The ion-binding capacity of highly purified reconstituted calf-skin collagen, and the effects of these ions on the precipitation and solubility of the collagen, were studied with a variety of salt solutions at ionic strength 0.16 and pH7.4. Only a small percentage of the total theoretically available anionic and cationic groups was available for ion-binding. In view of this, it appears that most of the ionizable groups of collagen are involved in intramolecular or intermolecular linkages, or both. Nevertheless, marked differences in the binding of the various ions by collagen were observed. Bivalent cations were bound in extremely small but remarkably similar quantities. In contrast, sodium was bound both in much higher and more variable quantities. Of the anions, pyrophosphate and sulphate were bound in the largest quantities, followed by phosphate, fluoride and chloride, in that order. Despite the minimal uptake by collagen of bivalent cations, they prevented the aggregation of tropocollagen into fibrils, and disaggregated fibrillar collagen. In the presence of multivalent anions, tropocollagen aggregated readily and its fibrillar stability was maintained. On the basis of the imbalance in the binding of ion pairs by the sodium pyrophosphate- and sodium phosphate-treated collagens, it was apparent that a reduced number of side-chain carboxyl groups were dissociated in the presence of these salts.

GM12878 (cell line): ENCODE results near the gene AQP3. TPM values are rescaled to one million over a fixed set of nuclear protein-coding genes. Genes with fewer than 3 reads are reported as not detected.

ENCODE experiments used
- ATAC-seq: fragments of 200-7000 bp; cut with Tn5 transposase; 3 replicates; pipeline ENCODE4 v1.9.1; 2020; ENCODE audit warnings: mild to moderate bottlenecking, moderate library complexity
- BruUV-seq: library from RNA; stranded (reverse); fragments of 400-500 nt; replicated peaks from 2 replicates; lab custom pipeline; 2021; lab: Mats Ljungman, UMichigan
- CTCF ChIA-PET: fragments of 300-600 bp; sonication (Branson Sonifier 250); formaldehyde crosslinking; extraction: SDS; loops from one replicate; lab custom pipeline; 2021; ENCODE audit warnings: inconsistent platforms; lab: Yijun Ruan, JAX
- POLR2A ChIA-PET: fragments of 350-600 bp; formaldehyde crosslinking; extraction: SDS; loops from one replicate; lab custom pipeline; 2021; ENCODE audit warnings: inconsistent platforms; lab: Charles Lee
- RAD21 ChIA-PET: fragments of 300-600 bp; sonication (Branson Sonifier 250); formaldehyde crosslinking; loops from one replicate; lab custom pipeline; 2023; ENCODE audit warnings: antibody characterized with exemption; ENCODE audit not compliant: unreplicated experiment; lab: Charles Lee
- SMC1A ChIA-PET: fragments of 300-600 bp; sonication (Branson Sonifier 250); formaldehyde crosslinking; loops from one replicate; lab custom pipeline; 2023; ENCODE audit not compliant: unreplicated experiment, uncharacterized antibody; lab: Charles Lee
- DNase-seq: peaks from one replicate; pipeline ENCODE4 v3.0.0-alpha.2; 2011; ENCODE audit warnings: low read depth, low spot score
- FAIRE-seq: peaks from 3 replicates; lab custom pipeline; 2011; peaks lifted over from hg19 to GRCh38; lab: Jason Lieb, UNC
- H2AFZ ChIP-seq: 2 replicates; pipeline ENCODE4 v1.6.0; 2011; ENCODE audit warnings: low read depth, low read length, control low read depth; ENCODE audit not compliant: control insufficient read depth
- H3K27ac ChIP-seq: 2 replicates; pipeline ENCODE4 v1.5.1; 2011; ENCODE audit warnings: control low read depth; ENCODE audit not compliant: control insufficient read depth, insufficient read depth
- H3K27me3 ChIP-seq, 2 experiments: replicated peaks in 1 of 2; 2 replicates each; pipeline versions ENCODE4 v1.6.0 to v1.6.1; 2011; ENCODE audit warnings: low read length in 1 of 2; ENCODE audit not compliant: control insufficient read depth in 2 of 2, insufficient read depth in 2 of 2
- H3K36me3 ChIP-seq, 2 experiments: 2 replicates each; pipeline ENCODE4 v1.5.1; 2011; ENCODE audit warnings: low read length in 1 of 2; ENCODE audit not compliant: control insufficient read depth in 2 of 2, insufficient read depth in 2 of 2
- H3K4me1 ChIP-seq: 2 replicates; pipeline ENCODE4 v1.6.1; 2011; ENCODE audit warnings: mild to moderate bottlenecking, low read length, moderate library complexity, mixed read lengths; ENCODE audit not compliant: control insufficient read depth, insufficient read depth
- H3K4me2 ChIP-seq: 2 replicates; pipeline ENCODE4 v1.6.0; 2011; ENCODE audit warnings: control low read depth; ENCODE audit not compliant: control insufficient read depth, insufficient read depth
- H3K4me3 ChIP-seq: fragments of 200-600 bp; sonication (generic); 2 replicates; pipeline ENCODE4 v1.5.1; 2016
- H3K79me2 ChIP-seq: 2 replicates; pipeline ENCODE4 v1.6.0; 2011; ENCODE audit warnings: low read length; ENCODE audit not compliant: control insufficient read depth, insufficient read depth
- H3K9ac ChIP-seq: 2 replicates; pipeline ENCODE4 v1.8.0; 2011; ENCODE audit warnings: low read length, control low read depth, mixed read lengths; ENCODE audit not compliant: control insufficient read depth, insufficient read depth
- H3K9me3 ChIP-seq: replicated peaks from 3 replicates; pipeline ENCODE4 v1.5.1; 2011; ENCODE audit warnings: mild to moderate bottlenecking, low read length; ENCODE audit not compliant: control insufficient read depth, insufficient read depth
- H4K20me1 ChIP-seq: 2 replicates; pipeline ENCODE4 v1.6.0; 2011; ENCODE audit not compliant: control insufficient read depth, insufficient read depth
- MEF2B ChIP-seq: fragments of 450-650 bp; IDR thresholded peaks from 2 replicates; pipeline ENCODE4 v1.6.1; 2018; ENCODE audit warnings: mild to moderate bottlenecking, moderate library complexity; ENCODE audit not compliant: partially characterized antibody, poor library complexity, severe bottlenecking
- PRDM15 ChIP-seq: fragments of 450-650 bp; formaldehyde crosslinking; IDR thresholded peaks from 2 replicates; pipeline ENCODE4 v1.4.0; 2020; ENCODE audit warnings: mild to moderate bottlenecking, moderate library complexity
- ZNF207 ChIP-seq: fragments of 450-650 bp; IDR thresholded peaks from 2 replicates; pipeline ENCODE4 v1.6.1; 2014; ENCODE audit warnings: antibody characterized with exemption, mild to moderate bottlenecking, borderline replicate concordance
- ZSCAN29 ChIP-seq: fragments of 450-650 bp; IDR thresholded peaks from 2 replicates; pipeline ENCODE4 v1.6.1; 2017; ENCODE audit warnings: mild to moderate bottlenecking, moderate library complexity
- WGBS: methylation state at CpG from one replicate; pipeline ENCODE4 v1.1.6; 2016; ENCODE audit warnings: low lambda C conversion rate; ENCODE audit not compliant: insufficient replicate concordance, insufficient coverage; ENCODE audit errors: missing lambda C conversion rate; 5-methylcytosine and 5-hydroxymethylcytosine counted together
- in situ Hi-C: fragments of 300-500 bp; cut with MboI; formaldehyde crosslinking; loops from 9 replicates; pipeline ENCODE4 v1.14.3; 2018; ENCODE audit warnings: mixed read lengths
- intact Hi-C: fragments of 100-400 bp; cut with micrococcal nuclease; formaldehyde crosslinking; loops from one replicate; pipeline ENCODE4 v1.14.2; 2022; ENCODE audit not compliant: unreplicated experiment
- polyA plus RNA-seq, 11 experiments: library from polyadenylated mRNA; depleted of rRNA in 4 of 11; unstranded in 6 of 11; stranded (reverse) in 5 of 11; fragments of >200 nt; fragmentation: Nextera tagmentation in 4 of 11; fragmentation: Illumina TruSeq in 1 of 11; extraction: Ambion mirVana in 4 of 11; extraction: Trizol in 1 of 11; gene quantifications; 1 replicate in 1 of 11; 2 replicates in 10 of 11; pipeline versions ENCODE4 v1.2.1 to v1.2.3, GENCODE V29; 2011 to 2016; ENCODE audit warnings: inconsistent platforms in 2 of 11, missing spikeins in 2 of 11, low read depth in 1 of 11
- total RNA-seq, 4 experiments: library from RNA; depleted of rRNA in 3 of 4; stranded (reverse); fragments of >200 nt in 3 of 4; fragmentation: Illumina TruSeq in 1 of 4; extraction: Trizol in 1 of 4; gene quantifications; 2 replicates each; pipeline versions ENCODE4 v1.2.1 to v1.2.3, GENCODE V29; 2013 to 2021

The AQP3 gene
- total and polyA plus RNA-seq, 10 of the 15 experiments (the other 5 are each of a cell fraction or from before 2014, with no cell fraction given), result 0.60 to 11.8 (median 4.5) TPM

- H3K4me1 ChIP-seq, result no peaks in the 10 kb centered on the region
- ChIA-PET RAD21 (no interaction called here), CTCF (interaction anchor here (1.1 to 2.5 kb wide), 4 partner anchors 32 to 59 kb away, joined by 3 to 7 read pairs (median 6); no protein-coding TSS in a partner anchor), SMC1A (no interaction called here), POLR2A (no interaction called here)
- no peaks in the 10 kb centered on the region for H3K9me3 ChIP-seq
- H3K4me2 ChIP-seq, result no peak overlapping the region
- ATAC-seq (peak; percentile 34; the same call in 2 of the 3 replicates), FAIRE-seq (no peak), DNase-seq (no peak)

- © 1967 The Biochemical Society